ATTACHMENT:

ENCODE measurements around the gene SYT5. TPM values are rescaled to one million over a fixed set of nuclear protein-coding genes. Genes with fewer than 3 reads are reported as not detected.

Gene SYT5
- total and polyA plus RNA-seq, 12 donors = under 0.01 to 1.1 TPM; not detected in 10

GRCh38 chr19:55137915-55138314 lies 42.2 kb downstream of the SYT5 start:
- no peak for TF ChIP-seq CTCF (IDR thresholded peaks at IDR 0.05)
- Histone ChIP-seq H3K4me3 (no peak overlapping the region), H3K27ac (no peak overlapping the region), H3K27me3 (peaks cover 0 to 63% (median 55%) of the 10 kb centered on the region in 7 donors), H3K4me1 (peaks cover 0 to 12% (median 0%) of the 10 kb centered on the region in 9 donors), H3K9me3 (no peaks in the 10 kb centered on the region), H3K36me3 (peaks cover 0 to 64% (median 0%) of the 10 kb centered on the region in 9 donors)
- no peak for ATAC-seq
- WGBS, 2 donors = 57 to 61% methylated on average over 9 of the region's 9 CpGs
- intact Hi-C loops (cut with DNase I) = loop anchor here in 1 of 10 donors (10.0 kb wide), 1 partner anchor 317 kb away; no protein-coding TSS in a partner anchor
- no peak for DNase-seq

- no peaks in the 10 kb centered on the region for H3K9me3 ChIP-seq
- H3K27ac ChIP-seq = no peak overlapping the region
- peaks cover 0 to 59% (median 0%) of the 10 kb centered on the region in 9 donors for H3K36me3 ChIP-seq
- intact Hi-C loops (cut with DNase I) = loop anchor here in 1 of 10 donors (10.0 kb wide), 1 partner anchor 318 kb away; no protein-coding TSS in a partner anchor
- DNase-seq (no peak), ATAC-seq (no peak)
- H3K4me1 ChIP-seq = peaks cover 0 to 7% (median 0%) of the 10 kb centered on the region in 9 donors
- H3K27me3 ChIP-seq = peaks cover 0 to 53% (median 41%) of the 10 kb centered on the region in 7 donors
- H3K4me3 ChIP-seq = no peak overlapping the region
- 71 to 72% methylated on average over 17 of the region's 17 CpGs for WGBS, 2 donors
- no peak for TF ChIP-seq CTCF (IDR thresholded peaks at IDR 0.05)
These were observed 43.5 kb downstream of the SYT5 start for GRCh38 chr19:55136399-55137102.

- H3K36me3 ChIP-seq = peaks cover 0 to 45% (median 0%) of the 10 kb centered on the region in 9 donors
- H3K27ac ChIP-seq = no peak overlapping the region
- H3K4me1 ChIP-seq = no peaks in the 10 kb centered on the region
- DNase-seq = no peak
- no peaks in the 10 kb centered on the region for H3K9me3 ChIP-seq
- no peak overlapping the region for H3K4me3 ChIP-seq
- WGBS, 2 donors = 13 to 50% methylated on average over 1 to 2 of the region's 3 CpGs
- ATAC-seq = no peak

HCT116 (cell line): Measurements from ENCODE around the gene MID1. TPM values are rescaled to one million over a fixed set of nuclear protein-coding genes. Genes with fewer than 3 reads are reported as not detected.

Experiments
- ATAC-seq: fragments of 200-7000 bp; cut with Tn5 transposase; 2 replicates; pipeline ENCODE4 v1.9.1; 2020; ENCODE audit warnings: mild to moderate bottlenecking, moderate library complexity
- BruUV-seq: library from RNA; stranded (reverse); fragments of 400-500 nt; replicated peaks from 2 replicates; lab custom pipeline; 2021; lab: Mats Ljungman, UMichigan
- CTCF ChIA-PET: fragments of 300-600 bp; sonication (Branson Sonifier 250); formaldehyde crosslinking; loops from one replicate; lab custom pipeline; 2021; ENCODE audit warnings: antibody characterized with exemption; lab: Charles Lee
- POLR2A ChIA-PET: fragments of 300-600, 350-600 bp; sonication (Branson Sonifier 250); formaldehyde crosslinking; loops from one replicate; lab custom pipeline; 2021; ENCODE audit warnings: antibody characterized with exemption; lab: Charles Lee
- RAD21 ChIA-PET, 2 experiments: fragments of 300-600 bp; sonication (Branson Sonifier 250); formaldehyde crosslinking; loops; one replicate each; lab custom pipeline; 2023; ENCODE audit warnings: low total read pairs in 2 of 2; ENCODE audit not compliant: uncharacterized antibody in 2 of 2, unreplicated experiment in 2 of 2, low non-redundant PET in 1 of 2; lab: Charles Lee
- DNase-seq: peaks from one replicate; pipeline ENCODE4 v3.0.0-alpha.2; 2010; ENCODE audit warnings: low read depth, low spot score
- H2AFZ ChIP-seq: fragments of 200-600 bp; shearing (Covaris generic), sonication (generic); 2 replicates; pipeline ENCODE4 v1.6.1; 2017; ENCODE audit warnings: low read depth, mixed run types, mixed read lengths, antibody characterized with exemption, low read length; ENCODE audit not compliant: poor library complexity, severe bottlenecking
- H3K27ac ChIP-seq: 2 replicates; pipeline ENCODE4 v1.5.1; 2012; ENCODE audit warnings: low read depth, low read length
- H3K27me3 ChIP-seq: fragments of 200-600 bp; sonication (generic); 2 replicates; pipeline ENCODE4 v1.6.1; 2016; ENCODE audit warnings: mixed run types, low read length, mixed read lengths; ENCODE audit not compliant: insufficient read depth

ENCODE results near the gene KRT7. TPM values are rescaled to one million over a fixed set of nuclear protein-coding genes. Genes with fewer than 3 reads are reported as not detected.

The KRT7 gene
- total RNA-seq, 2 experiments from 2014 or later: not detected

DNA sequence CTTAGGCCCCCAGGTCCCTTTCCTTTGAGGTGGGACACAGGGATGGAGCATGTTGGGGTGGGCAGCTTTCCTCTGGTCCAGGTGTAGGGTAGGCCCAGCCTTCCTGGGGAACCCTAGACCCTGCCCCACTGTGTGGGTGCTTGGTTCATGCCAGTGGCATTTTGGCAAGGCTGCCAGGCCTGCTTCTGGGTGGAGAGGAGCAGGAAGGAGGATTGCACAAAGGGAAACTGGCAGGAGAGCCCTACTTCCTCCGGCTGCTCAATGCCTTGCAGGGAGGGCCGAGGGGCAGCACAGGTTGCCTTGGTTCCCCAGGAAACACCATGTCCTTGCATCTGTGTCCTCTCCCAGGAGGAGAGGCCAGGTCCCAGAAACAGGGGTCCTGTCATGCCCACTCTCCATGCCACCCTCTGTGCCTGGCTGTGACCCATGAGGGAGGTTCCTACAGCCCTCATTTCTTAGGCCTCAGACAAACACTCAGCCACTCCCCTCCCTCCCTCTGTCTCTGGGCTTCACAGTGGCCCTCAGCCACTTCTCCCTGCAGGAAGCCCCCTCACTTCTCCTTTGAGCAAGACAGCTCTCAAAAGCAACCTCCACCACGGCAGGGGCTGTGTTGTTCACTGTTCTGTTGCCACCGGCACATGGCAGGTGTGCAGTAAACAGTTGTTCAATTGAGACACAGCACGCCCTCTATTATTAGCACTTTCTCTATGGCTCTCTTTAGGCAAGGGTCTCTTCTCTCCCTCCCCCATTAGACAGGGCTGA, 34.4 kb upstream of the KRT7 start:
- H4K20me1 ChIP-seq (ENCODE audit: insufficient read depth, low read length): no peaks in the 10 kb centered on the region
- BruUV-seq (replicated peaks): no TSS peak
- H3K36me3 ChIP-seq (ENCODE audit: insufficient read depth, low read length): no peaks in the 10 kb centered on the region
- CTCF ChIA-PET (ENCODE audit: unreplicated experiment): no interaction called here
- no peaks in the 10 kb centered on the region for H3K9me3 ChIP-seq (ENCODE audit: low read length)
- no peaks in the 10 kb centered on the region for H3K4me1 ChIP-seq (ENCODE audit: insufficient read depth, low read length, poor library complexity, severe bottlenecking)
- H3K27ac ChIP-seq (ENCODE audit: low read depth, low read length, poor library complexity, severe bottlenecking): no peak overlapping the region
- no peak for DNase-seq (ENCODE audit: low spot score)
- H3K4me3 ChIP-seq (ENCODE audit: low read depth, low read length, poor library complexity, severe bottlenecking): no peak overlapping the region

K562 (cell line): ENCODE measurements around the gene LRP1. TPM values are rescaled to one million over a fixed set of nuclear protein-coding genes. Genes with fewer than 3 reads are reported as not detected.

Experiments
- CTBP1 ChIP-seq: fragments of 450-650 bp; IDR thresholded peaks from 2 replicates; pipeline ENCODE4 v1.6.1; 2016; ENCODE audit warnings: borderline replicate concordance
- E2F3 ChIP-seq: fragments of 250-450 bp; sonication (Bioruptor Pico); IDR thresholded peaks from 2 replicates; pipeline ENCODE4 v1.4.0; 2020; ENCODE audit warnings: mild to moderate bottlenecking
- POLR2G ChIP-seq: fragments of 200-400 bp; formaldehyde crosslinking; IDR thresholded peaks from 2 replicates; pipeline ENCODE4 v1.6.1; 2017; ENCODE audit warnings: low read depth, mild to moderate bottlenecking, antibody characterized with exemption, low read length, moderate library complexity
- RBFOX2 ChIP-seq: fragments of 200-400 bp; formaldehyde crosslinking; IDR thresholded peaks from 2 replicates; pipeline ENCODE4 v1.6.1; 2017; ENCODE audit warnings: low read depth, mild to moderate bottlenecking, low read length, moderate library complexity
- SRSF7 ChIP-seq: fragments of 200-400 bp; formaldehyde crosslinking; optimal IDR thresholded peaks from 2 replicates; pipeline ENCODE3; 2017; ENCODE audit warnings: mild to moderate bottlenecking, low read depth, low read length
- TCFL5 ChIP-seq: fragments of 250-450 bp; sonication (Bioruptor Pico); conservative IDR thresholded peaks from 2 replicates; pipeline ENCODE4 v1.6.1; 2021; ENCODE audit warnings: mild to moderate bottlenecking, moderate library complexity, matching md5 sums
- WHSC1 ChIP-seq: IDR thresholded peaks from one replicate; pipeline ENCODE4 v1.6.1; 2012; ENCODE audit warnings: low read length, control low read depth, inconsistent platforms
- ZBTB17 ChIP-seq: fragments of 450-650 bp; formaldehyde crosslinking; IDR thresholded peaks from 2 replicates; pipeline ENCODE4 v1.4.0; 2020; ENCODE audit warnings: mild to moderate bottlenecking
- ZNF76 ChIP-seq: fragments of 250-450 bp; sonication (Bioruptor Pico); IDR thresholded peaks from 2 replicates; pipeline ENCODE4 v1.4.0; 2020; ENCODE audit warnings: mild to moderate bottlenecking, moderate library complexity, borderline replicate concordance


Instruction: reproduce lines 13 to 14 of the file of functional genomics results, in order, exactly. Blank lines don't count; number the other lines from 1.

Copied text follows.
- peaks cover 0 to 59% (median 0%) of the 10 kb centered on the region in 9 donors for H3K36me3 ChIP-seq
- intact Hi-C loops (cut with DNase I) = loop anchor here in 1 of 10 donors (10.0 kb wide), 1 partner anchor 318 kb away; no protein-coding TSS in a partner anchor